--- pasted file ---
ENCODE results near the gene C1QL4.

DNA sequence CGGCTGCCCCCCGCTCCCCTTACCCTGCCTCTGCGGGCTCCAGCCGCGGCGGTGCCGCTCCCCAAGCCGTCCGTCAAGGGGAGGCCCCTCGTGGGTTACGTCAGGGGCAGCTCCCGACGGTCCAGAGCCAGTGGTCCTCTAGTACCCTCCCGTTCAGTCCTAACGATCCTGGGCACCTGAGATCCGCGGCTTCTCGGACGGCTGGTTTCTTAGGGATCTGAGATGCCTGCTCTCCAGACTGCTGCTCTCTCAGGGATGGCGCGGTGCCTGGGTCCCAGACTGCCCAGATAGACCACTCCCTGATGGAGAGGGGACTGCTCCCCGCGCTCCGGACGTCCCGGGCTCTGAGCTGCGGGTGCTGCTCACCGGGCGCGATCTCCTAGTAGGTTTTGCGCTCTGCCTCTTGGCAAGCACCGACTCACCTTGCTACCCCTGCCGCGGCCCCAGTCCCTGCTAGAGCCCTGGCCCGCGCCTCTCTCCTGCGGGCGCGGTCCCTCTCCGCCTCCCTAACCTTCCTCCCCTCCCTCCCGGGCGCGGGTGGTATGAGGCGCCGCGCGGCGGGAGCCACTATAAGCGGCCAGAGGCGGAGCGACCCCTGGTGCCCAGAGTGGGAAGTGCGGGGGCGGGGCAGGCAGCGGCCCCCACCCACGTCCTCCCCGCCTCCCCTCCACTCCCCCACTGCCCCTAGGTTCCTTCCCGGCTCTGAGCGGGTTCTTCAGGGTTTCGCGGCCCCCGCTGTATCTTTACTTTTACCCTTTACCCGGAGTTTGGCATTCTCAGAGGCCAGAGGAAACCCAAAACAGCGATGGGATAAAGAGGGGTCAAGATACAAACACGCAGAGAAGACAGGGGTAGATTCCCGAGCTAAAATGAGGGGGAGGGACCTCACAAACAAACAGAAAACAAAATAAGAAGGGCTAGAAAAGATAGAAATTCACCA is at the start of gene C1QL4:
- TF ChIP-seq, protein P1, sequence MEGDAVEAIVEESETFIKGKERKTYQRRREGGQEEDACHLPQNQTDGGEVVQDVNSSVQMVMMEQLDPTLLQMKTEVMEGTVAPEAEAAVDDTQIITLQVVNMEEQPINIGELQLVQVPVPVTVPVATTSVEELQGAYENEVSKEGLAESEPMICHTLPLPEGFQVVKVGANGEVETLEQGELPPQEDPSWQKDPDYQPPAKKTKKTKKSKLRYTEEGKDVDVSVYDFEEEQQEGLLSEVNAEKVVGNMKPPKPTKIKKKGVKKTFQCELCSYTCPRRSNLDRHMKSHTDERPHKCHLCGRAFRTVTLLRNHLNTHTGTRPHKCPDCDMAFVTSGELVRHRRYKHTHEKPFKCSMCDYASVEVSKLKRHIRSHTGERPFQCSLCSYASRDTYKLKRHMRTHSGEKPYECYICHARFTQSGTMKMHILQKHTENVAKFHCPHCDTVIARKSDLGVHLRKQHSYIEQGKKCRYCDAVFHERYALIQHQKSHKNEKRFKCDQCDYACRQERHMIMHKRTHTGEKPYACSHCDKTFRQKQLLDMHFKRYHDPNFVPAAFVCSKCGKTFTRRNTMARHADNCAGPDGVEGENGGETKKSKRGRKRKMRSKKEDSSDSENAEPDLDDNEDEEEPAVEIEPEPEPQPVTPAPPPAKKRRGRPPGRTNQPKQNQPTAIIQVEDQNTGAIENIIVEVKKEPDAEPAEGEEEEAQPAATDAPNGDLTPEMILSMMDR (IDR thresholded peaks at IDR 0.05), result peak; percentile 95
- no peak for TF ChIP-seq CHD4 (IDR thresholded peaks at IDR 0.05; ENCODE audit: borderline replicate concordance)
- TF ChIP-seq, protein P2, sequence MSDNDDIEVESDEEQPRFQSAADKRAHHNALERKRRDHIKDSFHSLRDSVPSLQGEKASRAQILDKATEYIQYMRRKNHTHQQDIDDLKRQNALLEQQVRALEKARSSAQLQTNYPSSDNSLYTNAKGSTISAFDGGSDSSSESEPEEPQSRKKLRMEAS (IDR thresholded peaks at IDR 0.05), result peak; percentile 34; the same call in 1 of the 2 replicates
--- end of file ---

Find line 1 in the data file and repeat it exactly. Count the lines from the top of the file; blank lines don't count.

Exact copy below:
ENCODE results near the gene C1QL4.